I spent the whole day in that park, except when I excused myself to wander uphill and look at the Catholic houses, which were smaller, dimmer, more shuttered and silent. They were an unspoken bitterness. I remember one small corner shop with very few goods on the shelves, how nervous I felt when the soldiers emerged from their prickly stockade and I returned to the serene enclosure of the park. A small boy and girl wanted me to play with them, and we ran about a green hillside, the two of them chattering like birds. A great house flying a flag could be seen in the distance, and the little girl called it “God’s Castle.” They lived in their own empire of imagination, even in that troubled space. Later that afternoon I met the father of these two children. He was home from work and collecting them for tea, a thin young man with a kindly face, like all the others very curious to meet this young American hitchhiker. It was he who told me while his children tugged at his hands for attention that the other American, the one I had come to Belfast to meet, was away on the continent at one of his church camps, and would not be back for days.

Now the old pensioners and the park keeper in his blue uniform and cap decided they must help me out. One of them gave me sandwiches he had brought for his day in the park, buttered white bread and ham. They would be closing the gate at nightfall. They were worried for my safety.

The white-haired keeper had an office, a sort of garden shed with a concrete floor, a stove, table and chair, and he said I could sleep there for the night. He would lock me in for my own safety—night was a dangerous time—and another keeper would spring me loose in the morning. Meanwhile, there was a little fire in the stove and a tea kettle, and I had the sandwiches. I had a foam pad and sleeping bag in my knapsack, a few changes of clothes and some books. I was also rather stupidly lugging a portable typewriter in a case, having decided I was a writer.

I spent that night alone, locked in the park keeper’s hut, with a cup of tea and sandwiches for my evening meal. There was a kerosene lamp I could stand on the floor by my sleeping bag, so I propped my head on my knapsack pillow and read. The book I was reading, a penguin paperback, was Ernest Hemingway’s For Whom the Bell Tolls, about the civil war in Spain, and I was gripped by it.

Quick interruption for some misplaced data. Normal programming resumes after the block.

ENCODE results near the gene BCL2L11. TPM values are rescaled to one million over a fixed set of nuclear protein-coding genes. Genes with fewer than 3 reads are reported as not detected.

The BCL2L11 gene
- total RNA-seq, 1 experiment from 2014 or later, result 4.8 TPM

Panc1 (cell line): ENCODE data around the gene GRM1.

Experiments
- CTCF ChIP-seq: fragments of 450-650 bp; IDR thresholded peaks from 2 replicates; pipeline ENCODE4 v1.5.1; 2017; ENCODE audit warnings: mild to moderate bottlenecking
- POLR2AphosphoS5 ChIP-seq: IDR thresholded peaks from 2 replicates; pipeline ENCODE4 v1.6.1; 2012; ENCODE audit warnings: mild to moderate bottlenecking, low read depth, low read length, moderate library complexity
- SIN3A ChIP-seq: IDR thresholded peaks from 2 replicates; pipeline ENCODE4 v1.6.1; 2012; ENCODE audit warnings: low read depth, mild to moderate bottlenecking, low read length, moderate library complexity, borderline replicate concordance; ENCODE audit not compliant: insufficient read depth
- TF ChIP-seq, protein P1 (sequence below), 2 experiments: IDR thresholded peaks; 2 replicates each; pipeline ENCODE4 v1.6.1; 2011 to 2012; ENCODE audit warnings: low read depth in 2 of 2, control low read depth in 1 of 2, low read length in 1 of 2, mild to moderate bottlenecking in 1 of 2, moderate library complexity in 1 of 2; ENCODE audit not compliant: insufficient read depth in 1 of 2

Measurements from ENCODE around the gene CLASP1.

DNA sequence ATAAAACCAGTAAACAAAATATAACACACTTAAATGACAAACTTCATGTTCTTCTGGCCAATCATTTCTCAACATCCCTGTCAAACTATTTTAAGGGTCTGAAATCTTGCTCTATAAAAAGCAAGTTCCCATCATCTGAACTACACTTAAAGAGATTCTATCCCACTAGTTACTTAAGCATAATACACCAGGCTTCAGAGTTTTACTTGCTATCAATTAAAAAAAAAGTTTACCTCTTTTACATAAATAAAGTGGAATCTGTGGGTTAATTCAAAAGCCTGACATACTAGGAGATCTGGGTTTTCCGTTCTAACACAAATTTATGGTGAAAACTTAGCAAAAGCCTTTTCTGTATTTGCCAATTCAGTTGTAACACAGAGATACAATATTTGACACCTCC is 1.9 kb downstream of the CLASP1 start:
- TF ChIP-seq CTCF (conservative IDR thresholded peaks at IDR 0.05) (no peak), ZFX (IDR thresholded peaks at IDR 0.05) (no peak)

There is nothing like immersion in a novel, particularly when you are young. On ships in Alaska I had read Moby Dick and War and Peace. On the road in Britain, Ireland and the continent I would read Malcolm Lowry’s Under the Volcano, Joyce’s Portrait of the Artist as a Young Man, assorted books by Hemingway, Oscar Wilde, Chekhov, and then one glorious week in Spain I would finish Anna Karenina. I’m not sure it matters so much which books I was reading. What matters is the degree to which I was able to grow my imaginative capacities, to feel deeply the importance of language and story and the connection of these things to the world in which I walked.

That night in Belfast, I would later learn, there was a murder, an execution really. But I knew nothing of it and read on, a bit nervous in the park keeper’s hut but eventually able to sleep on the concrete floor. Due to the kindness of some old men who knew nothing about me, I was safe.

In the morning a key turned in the lock, the door swung open and a new keeper appeared with an apple for my breakfast. The old men were gathering for a morning in the park. One had news of the killing in the night. I decided I had better leave, thanked all the people who had cared for me and shouldered my pack. Downhill from the park I found a cab being shared by four others—cabs often took more than one fare, a practical adjustment in an occupied city. We were heading down to the city’s heart when a British Army roadblock pulled us over to inspect our luggage for bombs. The young soldier who examined my passport kept his automatic rifle pointed at my hiking boots. I did not understand the words he barked at me, but the cabbie took my arm and guided me back inside the car and we were off.

“Yer an American?” the cabbie asked.

I told him I was and gave him the name of the other American I had wanted to meet.